Thursday, March 31, 2011

Cookie Therapy

Nothing beats a really great chocolate chip cookie.  Yes, I am fond of many other sugar filled treats…ice cream, brownies, pies…just to name a few.  But, honestly, for me, the chocolate chip cookie most often wins out.  It has everything…simplicity, tradition, warmth and always hits the “spot”, whatever and wherever that spot may be?

I was always true to the traditional chocolate chip cookie recipe, the one that Nestle told me was the best and the one that I remember making with my mom.  Well, Nestle lied to me… and my mom.  They are, in fact, NOT the best.  I have found the best and it brings me much joy to share with you today the actual Best, Big, Fat, Chewy Chocolate Chip Cookie.  I can’t take too much credit for this fantastic find, a mere search will bring you to the same conclusion, but I can take credit for the tender loving care that has gone into baking these precious gems.

These cookies have meant a lot to me.  I have been making them for numerous years and have upped my production over the last few years.  I have made them many, many times and always get rave reviews from those on the receiving end.  Yes, I do share!  In fact, the sharing is my favorite part. 
But these cookies mean more to me than just a fantastic recipe and flattering accolades.  After losing our babies there was not much that I found “comforting”.  People would wish us “comfort” or make suggestions about where we might find comfort (by turning to our faith, exercising, journaling, etc).  The thoughtful suggestions pretty much exhausted what other people had found comforting when they experienced difficult times.  I had nothing.  I had a hard time sleeping, felt like I was suffocating most days, and was constantly on the verge of falling apart.   I could not find “comfort”.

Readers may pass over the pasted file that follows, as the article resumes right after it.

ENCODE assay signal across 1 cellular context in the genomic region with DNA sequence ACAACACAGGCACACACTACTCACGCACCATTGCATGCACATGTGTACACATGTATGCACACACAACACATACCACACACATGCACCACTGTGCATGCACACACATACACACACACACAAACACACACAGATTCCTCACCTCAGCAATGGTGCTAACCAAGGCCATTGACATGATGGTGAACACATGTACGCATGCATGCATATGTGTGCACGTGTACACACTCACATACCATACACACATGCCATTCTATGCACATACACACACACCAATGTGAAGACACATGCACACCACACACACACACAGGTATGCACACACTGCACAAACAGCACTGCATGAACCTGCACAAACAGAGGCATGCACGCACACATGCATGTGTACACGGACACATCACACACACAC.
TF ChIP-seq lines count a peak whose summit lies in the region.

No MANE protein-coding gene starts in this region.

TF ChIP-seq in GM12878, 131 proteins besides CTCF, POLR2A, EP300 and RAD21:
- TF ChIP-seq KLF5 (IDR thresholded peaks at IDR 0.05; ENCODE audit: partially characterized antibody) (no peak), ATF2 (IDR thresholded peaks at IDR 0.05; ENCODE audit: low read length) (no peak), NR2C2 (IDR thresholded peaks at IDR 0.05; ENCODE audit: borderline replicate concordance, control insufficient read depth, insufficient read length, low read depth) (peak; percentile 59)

The days were long and I started to bake again out of boredom, to give me something to do with Addison as we passed through some of the most miserable of days.  What I ended up finding was my “comfort”.  I baked a variety of items but most comforting were these Chocolate Chip Cookies.  Don’t get me wrong, I had loved to bake (and eat what I baked!) prior to our losses, but now baking was my therapy.  There was just something so cathartic about starting something from scratch, perfectly measuring out ingredients, listening to the soft monotony of the mixer going round and round, the oven warming, and most importantly the completion of something that I alone started.  I could start and finish something.  I could produce, even if I could not reproduce.  I could bring joy to those around me even if it was only through these ooey gooey  cookies.  And so I baked.